If you’re looking to buy a rental property, you’ve got to know how to go about it. Today I’ll give you a few tips on this.
“Which rental home is right for me?” This is a question I’m not unaccustomed to being asked, and I think it depends on a few factors specific to you and your situation.
One of those factors is to find a property that corresponds well with your personality and background. For example, if you have a background in handiwork or you’re a general contractor, it might be to your advantage to buy an older property and tackle the repairs yourself at cost. Oftentimes, you’ll be able to purchase the home at a great value and find untapped potential in it.
If you don’t have this kind of experience and you feel like you’d be in over your head with something older, it’d be best to purchase a newer property—not a brand-new home, but one that’s no more than 10 or 15 years old. With anything older than that, you may encounter some repair and maintenance issues.
A follow-up question to consider is, “Should I manage the house on my own or hire someone else to?” Again, if you have experience in managing and time to spare, it might be a good idea to handle the management of your property. If you intend to do it this way, you can buy a less expensive property, so that the rent you charge will pay your monthly mortgage.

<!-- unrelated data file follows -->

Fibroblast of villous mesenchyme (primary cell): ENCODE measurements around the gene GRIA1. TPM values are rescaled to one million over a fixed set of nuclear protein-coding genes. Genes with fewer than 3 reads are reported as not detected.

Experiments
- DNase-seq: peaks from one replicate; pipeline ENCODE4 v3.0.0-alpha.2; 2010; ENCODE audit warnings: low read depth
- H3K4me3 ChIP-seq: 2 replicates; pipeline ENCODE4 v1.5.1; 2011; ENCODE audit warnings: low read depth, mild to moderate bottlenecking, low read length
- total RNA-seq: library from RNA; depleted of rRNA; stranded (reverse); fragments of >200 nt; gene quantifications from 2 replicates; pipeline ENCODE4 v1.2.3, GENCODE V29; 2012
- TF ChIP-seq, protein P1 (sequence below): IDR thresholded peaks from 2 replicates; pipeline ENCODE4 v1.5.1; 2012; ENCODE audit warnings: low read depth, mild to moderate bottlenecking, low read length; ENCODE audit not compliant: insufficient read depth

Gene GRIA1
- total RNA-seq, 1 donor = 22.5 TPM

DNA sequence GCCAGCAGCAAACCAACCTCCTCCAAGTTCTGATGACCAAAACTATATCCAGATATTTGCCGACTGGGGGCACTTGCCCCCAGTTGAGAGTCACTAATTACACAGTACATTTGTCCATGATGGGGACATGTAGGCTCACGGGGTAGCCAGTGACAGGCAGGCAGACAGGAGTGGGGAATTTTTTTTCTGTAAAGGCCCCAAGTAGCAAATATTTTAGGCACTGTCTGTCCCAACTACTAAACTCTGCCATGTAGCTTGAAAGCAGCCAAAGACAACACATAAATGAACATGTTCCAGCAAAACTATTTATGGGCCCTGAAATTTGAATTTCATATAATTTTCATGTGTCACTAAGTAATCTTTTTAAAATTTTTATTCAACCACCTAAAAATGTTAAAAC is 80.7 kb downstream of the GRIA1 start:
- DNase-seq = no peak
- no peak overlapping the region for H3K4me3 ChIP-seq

However, if you lack experience and/or time, I strongly caution you against handling managerial duties and recommend you instead hire a property management company. In that case, consider buying a home that’s closer to the median price here in San Antonio. That way, it’s much easier to rent out.
I’ve also noticed an emerging trend that I’d like to touch on: An increasing number of people (namely, Realtors) are buying multiple rental properties. In theory, it seems like a great way to generate cash flow hand over fist.
Frankly, though, the best way to yield a high profit in real estate is to have a good paying job; your interest rates will be considerably lower and, if the investment is rocky at first, your employment income will help carry that investment for the first five years or so. Thereafter, you should begin to see a steady stream of passive income.
If you do own multiple properties as a Realtor, don’t make the mistake of leaving a high-paying career in favor of becoming an independent contractor. I’ve seen it happen time and time again where a Realtor pursues this path and, oftentimes, ends up purchasing cheaper properties because their credit and income are no longer as strong. Consequently, they’re unable to realize much success.
Whether you’re a homebuyer or a Realtor, take all these considerations to heart when deciding how you’ll go about buying a rental property. If you have any questions, please reach out to me. I’d be happy to help!